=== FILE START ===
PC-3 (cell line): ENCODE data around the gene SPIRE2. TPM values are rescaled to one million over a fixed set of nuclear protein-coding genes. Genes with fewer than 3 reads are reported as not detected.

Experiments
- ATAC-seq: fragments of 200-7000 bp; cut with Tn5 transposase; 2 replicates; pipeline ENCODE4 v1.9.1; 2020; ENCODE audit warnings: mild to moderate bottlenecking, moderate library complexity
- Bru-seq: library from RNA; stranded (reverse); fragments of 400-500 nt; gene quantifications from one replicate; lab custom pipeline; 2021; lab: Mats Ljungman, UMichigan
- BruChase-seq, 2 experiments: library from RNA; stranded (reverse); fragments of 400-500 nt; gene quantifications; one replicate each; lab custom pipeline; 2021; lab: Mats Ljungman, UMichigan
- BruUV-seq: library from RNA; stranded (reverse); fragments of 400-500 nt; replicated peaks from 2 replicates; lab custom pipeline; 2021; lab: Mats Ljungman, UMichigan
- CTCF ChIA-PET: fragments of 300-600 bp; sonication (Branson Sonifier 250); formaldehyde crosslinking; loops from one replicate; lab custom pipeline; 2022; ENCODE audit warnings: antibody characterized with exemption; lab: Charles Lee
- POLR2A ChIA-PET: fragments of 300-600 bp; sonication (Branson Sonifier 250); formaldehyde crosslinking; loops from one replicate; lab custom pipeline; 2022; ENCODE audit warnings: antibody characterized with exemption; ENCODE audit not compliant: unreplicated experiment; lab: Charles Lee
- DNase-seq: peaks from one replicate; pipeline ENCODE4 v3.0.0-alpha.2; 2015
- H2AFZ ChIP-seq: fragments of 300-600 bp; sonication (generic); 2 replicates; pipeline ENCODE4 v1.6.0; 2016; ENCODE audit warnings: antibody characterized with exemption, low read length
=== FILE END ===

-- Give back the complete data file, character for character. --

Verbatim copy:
PC-3 (cell line): ENCODE data around the gene SPIRE2. TPM values are rescaled to one million over a fixed set of nuclear protein-coding genes. Genes with fewer than 3 reads are reported as not detected.

Experiments
- ATAC-seq: fragments of 200-7000 bp; cut with Tn5 transposase; 2 replicates; pipeline ENCODE4 v1.9.1; 2020; ENCODE audit warnings: mild to moderate bottlenecking, moderate library complexity
- Bru-seq: library from RNA; stranded (reverse); fragments of 400-500 nt; gene quantifications from one replicate; lab custom pipeline; 2021; lab: Mats Ljungman, UMichigan
- BruChase-seq, 2 experiments: library from RNA; stranded (reverse); fragments of 400-500 nt; gene quantifications; one replicate each; lab custom pipeline; 2021; lab: Mats Ljungman, UMichigan
- BruUV-seq: library from RNA; stranded (reverse); fragments of 400-500 nt; replicated peaks from 2 replicates; lab custom pipeline; 2021; lab: Mats Ljungman, UMichigan
- CTCF ChIA-PET: fragments of 300-600 bp; sonication (Branson Sonifier 250); formaldehyde crosslinking; loops from one replicate; lab custom pipeline; 2022; ENCODE audit warnings: antibody characterized with exemption; lab: Charles Lee
- POLR2A ChIA-PET: fragments of 300-600 bp; sonication (Branson Sonifier 250); formaldehyde crosslinking; loops from one replicate; lab custom pipeline; 2022; ENCODE audit warnings: antibody characterized with exemption; ENCODE audit not compliant: unreplicated experiment; lab: Charles Lee
- DNase-seq: peaks from one replicate; pipeline ENCODE4 v3.0.0-alpha.2; 2015
- H2AFZ ChIP-seq: fragments of 300-600 bp; sonication (generic); 2 replicates; pipeline ENCODE4 v1.6.0; 2016; ENCODE audit warnings: antibody characterized with exemption, low read length